Heat the oven to 190C (180C fan)/390F/gas 6. About five minutes before you are ready to bake, make the topping. Put the egg white in a medium bowl with the sugar, marsala and the remaining 30g of blitzed nuts, whisk for three or four minutes, until slightly thickened and pale, then brush liberally over the buns. Sprinkle with the remaining chopped hazelnuts, bake for 20 minutes, then turn down the oven to 170C (160C fan)/350F/gas 4 and bake for another 25 minutes, rotating the pan once halfway through so the buns bake evenly.

Remove, leave to cool for a couple of minutes, then unmould on to a rack and leave to cool for another 30 minutes. These are best eaten on the day they’re baked, split in half and spread with plenty of butter. Slice and toast any leftovers the next day.

A Beautiful image of the Easter dove that hovers high in the sky, symbol of Peace and hope for a Happy Easter
Bela imagem da pomba da Páscoa que paira alto no céu, símbolo da paz e esperança para a Páscoa feliz.  

Favourite food picture of the week.Little sugar bunnies curled up inside warm hot cross buns!!  Photograph: Christopher Thomond/The Guardian

My second venture took me way off piste, savoury buns.There isn’t much to link these with traditional hot cross buns. They’re made with a yeasted dough, and have crosses on top. However, the yeast is seasoned with thyme and the crosses are made from bacon,and I threw in some fennel seeds to put them buns back on course to their original spiced incarnation. On paper, it sounds horrendous. In reality, if you eat them with a fried egg or scrambled eggs in the middle, a la barefoot contessa  they’re close to genius. "A perfect breakfast sandwich in no time at all," she says. "It's also not a bad 'breakfast for dinner' option!" Tried and tested, yes to both those.

Prosciutto and parmesan hot cross buns

1 1/2 tbs extra virgin olive oil
80g flat pancetta, chopped, plus 16 extra slices for the crosses
600g wholemeal flour
1/2 cup (40g) finely grated parmesan, plus 1/4 cup (20g) extra, to scatter
1 1/2 tbs finely chopped thyme
1 tbs brown sugar
7g (about 1 sachet) dried yeast
1/2 cup (125ml) milk, lukewarm, plus extra to brush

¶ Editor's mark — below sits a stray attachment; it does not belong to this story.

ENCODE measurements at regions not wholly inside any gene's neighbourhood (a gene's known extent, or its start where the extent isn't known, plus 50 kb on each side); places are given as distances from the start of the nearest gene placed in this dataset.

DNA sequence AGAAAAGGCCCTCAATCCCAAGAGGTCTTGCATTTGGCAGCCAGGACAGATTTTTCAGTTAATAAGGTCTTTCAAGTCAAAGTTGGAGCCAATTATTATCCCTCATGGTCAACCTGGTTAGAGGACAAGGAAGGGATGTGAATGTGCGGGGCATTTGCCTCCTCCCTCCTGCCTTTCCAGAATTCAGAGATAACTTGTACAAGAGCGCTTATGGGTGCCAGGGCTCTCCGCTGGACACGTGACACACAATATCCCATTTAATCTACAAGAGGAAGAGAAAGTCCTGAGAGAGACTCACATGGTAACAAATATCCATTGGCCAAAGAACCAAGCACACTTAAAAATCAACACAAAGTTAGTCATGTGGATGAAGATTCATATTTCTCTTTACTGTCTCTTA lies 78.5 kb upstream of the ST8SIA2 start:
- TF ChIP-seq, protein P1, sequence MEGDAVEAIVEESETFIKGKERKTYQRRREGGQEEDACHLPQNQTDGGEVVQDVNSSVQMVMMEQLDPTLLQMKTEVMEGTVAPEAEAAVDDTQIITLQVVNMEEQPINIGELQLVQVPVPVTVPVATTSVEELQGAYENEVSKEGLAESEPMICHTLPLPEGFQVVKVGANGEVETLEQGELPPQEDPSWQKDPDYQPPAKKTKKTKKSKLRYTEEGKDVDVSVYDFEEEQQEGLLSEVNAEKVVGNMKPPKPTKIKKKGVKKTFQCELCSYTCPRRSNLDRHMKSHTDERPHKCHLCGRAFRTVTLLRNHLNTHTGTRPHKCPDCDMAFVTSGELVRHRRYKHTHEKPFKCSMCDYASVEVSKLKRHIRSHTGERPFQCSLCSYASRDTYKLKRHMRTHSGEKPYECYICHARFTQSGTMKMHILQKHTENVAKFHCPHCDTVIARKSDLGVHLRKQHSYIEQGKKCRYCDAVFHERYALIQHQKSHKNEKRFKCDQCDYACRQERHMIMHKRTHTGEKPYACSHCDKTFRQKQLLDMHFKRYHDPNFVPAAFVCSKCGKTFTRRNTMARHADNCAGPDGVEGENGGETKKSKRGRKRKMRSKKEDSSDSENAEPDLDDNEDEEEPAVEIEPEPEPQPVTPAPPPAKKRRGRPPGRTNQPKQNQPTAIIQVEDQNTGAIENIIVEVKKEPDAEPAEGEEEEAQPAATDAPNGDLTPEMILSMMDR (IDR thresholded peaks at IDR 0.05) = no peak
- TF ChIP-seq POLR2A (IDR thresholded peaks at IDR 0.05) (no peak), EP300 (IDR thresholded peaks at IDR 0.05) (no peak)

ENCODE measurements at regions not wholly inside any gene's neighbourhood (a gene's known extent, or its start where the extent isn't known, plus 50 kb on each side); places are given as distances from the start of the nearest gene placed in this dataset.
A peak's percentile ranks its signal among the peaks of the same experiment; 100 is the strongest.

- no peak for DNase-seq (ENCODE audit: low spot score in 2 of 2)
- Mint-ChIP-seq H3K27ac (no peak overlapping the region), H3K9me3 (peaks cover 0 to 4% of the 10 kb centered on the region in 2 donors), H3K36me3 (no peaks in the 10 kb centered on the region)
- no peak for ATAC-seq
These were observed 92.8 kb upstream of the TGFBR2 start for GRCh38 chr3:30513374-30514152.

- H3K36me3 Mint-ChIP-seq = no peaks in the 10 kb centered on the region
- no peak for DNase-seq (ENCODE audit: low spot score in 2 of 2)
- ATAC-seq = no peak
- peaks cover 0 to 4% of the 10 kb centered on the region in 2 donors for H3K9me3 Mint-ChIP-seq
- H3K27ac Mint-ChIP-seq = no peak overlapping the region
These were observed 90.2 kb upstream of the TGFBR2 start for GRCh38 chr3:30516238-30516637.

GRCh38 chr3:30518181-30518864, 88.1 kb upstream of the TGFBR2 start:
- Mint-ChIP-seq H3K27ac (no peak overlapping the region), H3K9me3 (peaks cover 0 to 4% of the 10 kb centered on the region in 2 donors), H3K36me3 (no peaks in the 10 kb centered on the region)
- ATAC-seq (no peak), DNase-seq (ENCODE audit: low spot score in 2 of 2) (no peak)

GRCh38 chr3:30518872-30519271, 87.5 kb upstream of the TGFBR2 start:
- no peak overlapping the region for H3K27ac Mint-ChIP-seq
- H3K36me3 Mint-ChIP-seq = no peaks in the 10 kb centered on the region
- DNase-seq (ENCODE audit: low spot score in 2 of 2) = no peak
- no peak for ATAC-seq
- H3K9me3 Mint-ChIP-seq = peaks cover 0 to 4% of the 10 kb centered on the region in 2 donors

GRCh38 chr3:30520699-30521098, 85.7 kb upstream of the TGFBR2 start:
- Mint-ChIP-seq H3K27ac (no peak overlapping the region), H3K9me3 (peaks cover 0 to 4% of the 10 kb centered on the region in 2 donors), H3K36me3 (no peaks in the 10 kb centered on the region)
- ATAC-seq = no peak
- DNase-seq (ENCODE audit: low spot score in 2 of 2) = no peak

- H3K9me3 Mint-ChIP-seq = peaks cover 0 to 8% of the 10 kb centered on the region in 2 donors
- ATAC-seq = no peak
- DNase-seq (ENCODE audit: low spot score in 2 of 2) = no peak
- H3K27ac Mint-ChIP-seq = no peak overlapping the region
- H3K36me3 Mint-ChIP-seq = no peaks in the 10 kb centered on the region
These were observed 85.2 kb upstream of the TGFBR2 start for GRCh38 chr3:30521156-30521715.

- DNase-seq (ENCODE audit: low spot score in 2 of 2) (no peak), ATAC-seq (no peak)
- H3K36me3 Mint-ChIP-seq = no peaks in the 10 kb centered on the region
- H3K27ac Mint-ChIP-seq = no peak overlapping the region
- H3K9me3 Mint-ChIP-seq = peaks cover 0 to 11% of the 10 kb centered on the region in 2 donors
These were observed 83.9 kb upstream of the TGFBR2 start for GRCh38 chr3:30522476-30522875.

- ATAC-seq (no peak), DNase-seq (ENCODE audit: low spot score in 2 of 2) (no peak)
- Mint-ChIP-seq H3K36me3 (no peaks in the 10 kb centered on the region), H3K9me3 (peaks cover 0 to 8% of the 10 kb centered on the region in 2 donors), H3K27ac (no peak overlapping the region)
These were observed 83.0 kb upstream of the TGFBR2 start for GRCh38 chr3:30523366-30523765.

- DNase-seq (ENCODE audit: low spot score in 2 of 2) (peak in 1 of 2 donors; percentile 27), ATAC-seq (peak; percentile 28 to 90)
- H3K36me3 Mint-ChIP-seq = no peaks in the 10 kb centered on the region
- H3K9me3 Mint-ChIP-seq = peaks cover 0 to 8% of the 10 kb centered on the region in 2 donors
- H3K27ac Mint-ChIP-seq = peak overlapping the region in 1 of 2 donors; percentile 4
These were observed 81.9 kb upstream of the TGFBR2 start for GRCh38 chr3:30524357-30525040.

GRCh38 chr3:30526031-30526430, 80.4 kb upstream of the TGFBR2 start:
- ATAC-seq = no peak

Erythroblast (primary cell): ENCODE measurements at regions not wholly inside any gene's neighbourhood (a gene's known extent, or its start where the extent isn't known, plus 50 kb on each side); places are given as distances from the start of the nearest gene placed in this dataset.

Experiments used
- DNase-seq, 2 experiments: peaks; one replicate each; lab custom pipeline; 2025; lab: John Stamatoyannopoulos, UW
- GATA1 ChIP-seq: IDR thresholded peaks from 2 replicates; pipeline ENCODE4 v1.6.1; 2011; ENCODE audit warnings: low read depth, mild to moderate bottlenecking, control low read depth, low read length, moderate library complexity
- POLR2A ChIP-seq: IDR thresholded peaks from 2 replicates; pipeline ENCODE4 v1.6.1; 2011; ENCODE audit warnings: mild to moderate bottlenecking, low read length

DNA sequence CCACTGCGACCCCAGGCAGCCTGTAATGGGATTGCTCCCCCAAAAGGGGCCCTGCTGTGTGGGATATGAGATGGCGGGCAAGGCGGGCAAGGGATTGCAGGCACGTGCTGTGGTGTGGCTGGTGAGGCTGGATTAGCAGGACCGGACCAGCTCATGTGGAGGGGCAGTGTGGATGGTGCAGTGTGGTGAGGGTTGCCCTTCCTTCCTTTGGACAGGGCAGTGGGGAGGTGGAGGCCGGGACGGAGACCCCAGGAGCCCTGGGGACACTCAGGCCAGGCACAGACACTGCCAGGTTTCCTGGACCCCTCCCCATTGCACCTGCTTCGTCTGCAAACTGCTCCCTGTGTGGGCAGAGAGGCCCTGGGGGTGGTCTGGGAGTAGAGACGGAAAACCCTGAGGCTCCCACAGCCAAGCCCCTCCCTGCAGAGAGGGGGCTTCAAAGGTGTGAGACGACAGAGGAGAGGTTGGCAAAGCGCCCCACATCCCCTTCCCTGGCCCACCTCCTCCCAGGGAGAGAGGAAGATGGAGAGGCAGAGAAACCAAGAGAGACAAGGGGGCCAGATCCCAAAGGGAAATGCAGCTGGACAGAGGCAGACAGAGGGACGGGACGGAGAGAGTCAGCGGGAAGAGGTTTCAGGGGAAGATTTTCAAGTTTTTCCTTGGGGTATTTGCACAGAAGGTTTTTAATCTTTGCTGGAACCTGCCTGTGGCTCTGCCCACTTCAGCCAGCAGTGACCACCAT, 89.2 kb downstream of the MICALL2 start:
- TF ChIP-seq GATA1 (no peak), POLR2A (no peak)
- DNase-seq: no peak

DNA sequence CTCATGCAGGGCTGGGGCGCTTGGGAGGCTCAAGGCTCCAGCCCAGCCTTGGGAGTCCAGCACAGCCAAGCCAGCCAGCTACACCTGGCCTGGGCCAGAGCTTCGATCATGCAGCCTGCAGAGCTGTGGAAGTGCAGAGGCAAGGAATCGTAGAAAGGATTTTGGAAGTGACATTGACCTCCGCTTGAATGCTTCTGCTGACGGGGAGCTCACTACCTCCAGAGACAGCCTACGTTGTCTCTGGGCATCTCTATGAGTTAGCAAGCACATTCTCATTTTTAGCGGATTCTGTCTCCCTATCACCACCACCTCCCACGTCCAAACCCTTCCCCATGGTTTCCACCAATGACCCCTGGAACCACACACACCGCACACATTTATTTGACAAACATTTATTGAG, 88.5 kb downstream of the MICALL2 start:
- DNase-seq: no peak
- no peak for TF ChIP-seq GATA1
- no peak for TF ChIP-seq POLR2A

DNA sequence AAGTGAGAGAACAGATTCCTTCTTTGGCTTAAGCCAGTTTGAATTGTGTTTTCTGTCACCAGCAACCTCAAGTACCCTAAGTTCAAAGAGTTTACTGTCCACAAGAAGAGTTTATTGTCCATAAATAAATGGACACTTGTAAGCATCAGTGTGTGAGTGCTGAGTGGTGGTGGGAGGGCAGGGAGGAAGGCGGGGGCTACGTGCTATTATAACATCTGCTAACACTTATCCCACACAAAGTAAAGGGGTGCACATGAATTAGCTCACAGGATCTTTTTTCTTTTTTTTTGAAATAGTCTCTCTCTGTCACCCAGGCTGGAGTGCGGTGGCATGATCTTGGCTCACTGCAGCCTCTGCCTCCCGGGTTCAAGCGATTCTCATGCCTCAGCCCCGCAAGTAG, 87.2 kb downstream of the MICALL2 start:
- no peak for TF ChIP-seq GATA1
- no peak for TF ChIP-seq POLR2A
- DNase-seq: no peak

Aioli, fried eggs & wild rocket, to serve

Heat 2 tsp oil in a frypan over medium-high heat, add pancetta and cook, stirring occasionally, for 2-3 minutes until crisp and golden brown. Transfer to a plate.
Combine flour, parmesan, thyme, sugar and yeast in the bowl of a stand mixer fitted with the dough hook. Combine milk and 200ml lukewarm water in a jug. With the mixer on low speed, gradually add milk mixture and knead to form a soft dough (you may not need all the liquid). Add fried pancetta, remaining oil and 2 tsp salt flakes, then knead on medium-high speed for 8-10 minutes until smooth and elastic. Transfer to a lightly oiled bowl, cover with a clean tea towel and set aside for 45 minutes-1 hour until doubled in size.
Preheat oven to 180°C. Line an oven tray with baking paper.
Knock back dough on a lightly floured surface, divide into 8 even pieces and roll each into a ball. Place on prepared tray, leaving about 8cm between each. Brush with extra milk and scatter with extra parmesan, pressing gently to help it adhere. Set aside for 30 minutes or until rolls increase in size by about a quarter, then arrange pancetta slices on top of each bun in a cross shape, gently tucking the ends under the base. Bake for 15-20 minutes until golden brown and pancetta is crisp. Cool slightly on tray, then transfer to a wire rack.
Serve warm or at room temperature with aioli, fried eggs and rocket.